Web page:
SUPREME COURT OF NEW YORK, APPELLATE DIVISION, THIRD DEPARTMENT
October 30, 1968
IN THE MATTER OF THE CLAIM OF MARY SLIWINSKI, RESPONDENT,
NAVAJO GENERAL EXPRESS, APPELLANT, AND SPECIAL DISABILITY FUND, RESPONDENT. WORKMEN'S COMPENSATION BOARD, RESPONDENT
Appeal by the self-insured employer from a decision of the Workmen's Compensation Board, filed March 1, 1967.
Gibson, P. J., Herlihy, Reynolds, Aulisi and Gabrielli, JJ., concur in memorandum by Herlihy, J.
The board found that as a result of an injury to the deceased claimant's leg, he suffered a cerebral vascular accident, commonly known as a "stroke". The appellant contends that the board and the claimant's primary physician erred in finding that the claimant suffered a drop in blood pressure as a result of the injury to the leg. Lay witnesses testified that immediately following the leg injury, the claimant was "nervous and shaky", "looked like a ghost, white as a ghost" and "seemed to have a pallor or lack of color". Dr. Kuberka testified that "the pallor and the shakiness" indicated a fall in blood pressure. Dr. Kuberka indicated that blood pressure may drop as a result of sudden excitement or fright. The blood pressure was elevated upon admission to the hospital sometime after the accident, but both doctors indicated that they would expect the claimant to have suffered a drop in blood pressure followed by high blood pressure. While the fact of low blood pressure is perhaps an educated guess as contended by the appellant, the record is sufficient to sustain the conclusion of low blood pressure. (Cf. Matter of Grossman v. Posture Line Shops, 28 A.D.2d 1149; Matter of Lynch v. DeFelice & Son, 28 A.D.2d 1153.)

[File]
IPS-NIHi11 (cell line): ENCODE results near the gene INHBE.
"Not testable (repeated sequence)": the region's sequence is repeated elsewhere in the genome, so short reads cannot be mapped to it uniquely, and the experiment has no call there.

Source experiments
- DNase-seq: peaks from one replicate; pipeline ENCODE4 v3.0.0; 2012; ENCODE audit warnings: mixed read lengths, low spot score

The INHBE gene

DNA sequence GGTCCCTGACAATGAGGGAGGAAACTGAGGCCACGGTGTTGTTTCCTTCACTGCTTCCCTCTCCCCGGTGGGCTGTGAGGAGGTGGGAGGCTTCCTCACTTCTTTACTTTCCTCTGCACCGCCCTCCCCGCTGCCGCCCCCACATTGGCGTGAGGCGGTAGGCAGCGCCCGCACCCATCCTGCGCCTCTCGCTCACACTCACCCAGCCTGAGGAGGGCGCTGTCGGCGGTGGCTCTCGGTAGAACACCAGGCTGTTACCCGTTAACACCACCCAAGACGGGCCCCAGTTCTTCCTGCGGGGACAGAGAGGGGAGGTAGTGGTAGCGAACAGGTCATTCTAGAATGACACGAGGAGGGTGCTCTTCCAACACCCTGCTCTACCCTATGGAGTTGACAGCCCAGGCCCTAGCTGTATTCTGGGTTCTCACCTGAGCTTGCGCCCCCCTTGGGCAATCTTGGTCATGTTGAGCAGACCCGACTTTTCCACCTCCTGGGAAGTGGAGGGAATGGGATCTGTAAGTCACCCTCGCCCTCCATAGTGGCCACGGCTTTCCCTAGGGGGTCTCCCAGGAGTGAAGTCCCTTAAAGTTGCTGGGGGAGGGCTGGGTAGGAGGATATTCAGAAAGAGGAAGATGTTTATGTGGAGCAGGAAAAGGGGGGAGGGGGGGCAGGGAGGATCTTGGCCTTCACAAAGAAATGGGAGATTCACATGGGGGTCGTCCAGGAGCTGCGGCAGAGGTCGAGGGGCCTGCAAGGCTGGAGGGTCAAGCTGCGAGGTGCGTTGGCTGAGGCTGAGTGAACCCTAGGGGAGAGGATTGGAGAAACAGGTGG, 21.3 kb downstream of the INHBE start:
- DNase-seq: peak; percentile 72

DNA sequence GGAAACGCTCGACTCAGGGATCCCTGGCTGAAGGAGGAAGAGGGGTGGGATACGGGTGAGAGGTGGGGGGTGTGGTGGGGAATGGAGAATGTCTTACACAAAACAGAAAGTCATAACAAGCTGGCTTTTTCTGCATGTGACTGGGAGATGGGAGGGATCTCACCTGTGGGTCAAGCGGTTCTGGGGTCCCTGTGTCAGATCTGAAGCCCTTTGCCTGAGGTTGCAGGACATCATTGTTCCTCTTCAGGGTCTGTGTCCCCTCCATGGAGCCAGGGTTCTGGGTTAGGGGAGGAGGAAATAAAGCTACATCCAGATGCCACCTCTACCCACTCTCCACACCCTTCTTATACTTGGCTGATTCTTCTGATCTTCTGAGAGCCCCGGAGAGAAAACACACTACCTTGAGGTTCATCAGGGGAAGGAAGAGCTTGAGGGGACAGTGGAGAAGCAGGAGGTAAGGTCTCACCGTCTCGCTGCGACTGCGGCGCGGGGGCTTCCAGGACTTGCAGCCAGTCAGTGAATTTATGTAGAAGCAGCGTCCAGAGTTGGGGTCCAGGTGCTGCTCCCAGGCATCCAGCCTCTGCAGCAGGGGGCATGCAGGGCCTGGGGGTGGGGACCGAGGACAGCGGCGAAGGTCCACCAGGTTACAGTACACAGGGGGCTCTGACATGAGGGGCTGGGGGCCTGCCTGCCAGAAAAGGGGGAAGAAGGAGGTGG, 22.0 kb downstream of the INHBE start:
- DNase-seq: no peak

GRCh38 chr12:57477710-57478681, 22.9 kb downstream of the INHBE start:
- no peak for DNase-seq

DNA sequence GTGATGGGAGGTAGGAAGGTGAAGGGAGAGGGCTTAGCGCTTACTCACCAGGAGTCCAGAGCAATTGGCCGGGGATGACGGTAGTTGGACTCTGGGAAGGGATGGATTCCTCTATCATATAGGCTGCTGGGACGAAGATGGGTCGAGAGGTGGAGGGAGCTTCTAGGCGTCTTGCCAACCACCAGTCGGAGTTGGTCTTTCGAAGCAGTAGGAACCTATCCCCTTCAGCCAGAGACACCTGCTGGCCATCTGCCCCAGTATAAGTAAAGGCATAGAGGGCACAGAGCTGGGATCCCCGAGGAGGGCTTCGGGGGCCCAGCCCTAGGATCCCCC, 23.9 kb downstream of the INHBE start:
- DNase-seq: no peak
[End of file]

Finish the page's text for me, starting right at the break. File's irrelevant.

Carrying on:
Decision affirmed, with costs to the Workmen's Compensation Board.
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